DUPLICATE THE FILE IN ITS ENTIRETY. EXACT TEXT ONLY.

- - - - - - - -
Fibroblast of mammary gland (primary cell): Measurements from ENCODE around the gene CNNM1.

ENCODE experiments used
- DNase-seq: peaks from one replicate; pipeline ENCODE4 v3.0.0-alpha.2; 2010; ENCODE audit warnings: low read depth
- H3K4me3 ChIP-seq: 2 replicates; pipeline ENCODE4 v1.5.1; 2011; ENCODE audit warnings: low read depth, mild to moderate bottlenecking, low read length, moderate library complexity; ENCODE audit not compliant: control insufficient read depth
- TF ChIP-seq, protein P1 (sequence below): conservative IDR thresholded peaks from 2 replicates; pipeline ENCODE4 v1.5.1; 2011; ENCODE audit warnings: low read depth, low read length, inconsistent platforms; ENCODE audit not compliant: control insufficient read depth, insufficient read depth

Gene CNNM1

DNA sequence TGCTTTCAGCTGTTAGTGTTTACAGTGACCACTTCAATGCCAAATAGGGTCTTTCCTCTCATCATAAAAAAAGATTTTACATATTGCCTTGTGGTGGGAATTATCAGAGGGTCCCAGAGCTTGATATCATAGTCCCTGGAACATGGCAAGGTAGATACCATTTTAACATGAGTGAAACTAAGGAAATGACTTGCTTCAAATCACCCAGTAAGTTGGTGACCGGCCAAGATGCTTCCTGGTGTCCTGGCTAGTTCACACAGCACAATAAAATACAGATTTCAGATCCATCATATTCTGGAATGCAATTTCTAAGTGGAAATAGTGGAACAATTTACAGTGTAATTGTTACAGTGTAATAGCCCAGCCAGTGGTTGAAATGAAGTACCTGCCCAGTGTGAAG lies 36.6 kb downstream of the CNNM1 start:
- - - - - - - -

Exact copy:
Fibroblast of mammary gland (primary cell): Measurements from ENCODE around the gene CNNM1.

ENCODE experiments used
- DNase-seq: peaks from one replicate; pipeline ENCODE4 v3.0.0-alpha.2; 2010; ENCODE audit warnings: low read depth
- H3K4me3 ChIP-seq: 2 replicates; pipeline ENCODE4 v1.5.1; 2011; ENCODE audit warnings: low read depth, mild to moderate bottlenecking, low read length, moderate library complexity; ENCODE audit not compliant: control insufficient read depth
- TF ChIP-seq, protein P1 (sequence below): conservative IDR thresholded peaks from 2 replicates; pipeline ENCODE4 v1.5.1; 2011; ENCODE audit warnings: low read depth, low read length, inconsistent platforms; ENCODE audit not compliant: control insufficient read depth, insufficient read depth

Gene CNNM1

DNA sequence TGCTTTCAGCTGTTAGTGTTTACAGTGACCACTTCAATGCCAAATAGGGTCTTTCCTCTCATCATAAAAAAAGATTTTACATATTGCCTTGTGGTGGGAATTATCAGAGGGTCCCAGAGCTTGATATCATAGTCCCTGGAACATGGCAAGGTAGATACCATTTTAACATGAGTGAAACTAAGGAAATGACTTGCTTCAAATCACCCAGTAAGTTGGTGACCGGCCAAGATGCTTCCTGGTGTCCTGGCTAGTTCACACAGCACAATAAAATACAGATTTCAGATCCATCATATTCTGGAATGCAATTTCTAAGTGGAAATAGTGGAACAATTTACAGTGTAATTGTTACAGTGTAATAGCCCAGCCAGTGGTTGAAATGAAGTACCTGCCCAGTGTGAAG lies 36.6 kb downstream of the CNNM1 start: